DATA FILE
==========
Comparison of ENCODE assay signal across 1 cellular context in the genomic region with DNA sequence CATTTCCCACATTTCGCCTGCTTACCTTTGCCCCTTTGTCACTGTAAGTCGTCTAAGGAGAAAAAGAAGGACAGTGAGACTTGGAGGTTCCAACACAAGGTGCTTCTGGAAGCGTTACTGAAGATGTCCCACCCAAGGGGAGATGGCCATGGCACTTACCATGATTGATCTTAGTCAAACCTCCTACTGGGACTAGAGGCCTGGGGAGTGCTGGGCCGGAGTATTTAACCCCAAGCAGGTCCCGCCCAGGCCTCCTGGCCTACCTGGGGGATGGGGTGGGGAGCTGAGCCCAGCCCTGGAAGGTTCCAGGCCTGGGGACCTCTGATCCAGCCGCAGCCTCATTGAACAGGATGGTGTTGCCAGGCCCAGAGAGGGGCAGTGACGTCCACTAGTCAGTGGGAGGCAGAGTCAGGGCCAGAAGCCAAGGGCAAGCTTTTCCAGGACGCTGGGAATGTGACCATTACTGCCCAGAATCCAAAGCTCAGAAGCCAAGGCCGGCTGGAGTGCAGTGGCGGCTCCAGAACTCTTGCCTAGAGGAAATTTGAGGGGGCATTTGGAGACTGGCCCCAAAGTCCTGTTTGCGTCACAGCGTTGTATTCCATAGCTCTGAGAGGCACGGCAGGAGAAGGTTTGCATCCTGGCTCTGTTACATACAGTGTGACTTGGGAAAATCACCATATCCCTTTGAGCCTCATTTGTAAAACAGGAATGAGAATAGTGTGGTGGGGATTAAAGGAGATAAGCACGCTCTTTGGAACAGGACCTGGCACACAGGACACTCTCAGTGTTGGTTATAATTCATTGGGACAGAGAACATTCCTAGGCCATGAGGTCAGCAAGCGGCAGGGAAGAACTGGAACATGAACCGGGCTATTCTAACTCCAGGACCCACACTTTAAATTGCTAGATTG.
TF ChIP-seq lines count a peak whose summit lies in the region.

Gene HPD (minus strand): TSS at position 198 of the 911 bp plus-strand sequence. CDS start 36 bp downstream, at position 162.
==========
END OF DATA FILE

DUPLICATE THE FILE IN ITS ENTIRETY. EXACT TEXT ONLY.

Comparison of ENCODE assay signal across 1 cellular context in the genomic region with DNA sequence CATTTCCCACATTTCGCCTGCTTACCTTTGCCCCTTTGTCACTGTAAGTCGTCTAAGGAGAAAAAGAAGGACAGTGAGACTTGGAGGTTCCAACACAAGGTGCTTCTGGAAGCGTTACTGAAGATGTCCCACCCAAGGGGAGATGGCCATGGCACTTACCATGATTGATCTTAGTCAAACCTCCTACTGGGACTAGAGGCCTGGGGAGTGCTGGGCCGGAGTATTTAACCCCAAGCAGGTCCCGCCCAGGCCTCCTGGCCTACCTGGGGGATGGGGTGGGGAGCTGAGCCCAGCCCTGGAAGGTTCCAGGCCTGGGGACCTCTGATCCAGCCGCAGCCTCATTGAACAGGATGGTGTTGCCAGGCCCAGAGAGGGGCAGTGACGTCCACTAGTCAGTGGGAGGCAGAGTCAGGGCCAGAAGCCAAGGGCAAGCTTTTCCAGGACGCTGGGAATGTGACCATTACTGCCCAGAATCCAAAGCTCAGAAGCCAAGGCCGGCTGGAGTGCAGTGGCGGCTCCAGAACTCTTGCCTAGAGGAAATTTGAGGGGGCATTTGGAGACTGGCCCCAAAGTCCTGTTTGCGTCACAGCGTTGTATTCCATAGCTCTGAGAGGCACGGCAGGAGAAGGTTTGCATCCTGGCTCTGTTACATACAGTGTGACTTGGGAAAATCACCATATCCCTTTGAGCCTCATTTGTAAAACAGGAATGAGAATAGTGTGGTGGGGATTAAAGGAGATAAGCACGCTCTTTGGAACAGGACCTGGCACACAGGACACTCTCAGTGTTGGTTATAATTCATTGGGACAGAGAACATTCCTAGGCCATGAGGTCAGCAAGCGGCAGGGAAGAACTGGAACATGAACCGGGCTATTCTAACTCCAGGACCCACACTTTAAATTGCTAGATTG.
TF ChIP-seq lines count a peak whose summit lies in the region.

Gene HPD (minus strand): TSS at position 198 of the 911 bp plus-strand sequence. CDS start 36 bp downstream, at position 162.